1st Test, Adelaide: India’s day ruined by a run-out
It is often said that Test cricket finds strange ways to balance the highs and lows over a long-enough career. On a later day, when this series is but a distant memory and India’s tour of Australia in 2020-21 is recalled in records and numbers, Virat Kohli might just grudgingly admit that his career has seen those balance scales at work at the Adelaide Oval itself.
Within the space of seconds on Thursday, the first day of the opening Test in Adelaide, Kohli went from being quietly confident of reaching his fourth Test hundred in the city to having it all snatched away in a rare and bitter fashion, down to only the second run-out of his Test career spanning 146 innings and nine-and-a-half years. Where did the first run-out occur? In Adelaide, of course, in the innings after recording his maiden Test hundred on the same ground.
Run that never was
The groundwork had been laid and the hard yards had been put in by the 77th over, the over of Kohli’s dismissal which, eventually as is often the case, swung the momentum Australia’s way. Batting on 74, Kohli had – first with Cheteshwar Pujara and then with Ajinkya Rahane –survived the early pink ball scares in the first session on Thursday, rebuilt India’s innings in the second and was awaiting the day’s final challenge of the second new ball in the third when he was called for a run that never was.
Off the last ball of a Nathan Lyon over, Rahane, batting with remarkable aggression on 41, drove the ball straight to the mid-off fielder and took off to steal a 42nd run. Kohli committed to the single, only to be sent back by his partner. The captain was well short, the vice-captain held up a palm in sincere apology and was not quite the same batsman again. Rahane added just one more run over the next three overs and was dismissed in the first over of the second new ball, trapped leg-before by Mitchell Starc.
And just like that, India had lost of Kohli, Rahane and Hanuma Vihari in the space of 18 runs, looking poised for better things just a few moments back at 188/3. “We were in a good position but after losing Kohli and Rahane, they have a little bit of an advantage,” Pujara would later concede at the press conference.
When stumps were drawn at 233/6, India’s overnight batsmen were Wriddhiman Saha and R Ashwin. Both face the unenviable task of finding runs against a ball with plenty of lacquer still left on it on Day Two – something even the new-ball specialists in India’s openers couldn’t do on the gnarly opening day of the series.
Rahane’s stint with the second new ball lasted four balls, two more than Shaw’s with the first – bowled by Starc off the second ball of the day. In walked Pujara, the hero of India’s tour Down Under in 2018-19, and he looked just as determined to spend time at the crease as he was two years ago. It wasn’t easy – Pujara’s bat sprayed edges against the fast bowlers initially and then he kept the close-in fielders busy while tackling Lyon. But in between, especially during his time at the crease with Kohli for a partner, it was Test match batting at its finest.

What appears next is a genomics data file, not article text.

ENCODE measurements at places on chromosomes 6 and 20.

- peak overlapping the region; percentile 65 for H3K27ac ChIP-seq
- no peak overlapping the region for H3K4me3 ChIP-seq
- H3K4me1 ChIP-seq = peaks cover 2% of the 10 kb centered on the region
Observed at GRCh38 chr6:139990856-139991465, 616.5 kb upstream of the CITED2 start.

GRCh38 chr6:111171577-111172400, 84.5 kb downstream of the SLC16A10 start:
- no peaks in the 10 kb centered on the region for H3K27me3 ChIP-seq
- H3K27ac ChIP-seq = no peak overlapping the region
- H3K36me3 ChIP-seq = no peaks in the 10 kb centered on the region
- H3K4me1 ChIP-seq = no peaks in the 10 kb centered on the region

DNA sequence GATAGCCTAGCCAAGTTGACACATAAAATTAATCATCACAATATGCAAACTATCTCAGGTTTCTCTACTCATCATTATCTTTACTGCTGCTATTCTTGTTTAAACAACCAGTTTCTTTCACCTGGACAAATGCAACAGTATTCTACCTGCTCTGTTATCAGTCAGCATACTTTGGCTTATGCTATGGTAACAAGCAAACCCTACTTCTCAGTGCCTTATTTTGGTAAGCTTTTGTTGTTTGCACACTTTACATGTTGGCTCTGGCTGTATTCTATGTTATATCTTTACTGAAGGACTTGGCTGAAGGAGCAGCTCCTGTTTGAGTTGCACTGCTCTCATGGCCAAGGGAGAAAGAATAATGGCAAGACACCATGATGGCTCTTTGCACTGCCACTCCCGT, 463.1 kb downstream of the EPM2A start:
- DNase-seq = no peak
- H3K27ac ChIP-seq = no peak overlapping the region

The action picked up in second session, well after Pujara and Kohli had gritted their way through the first, seeing India through to the dinner break at 41/2 after 25 overs. It was the 32nd over, the first by Lyon, when Pujara even began thinking of runs. He used his feet and cut him for two past gully and then danced down the wicket again and drove him for three runs, which was stopped on the cover boundary – the closest he got to the ropes in an innings that had already spanned 109 balls.
Kohli found the going easier. Off the very first ball of Lyon’s following over, Kohli clubbed him over his head for a boundary, taking the charge to the man who has dismissed him most often in Test cricket (7). Lyon would’ve had Kohli’s number an eighth time had captain and wicketkeeper Tim Paine referred a caught behind appeal. Paine didn’t, and Kohli – then on 16 – got away.
Almost in celebration in the next over, Kohli whipped a full length ball from Starc to the midwicket boundary. And thus a game of cat and mouse began between them --- Starc probing at an off-stump line that Kohli didn’t fall for but smacking the India captain on the finger in the 43rd over. When the following ball was short too, Kohli got inside the line and pulled it with authority for another boundary.
By the time the 48th over arrived, Pujara hadn’t scored a boundary in 147 balls. But in the space of the next two, bowled by Lyon, he would strike the Adelaide hoardings twice, catching up with Kohli in the 40s. But shortly before tea, Lyon deceived Pujara into squirting one more edge to leg slip, this chance snapped up by a diving Marnus Labuschagne. He had scored an invaluable 43, eating up 160 balls, and India took tea at 107/3.
The final session is the most dangerous in day-night cricket. This is when day truly becomes night and the floodlights help the ball zing this way and that. Kohli and new-man Rahane were fearless right through the session, first by hitting Lyon out of the attack by the 62nd over with a flurry of fours and then by dealing with the wrath of the pacers. Josh Hazlewood beat Kohli all ends up in the 68th over with a ball that was fast reversing, but Kohli was quick to realign and pull the next ball for four.
Similarly, Pat Cummins twice induced an edge from Rahane’s blade in the 74th over, before Rahane got behind the line of a Cummins bouncer and smacked it for six over deep square-leg. Rahane and Kohli’s confidence was on the rise, as was India’s rapidly ballooning score. Until one moment of misunderstanding brought it all to a sudden halt.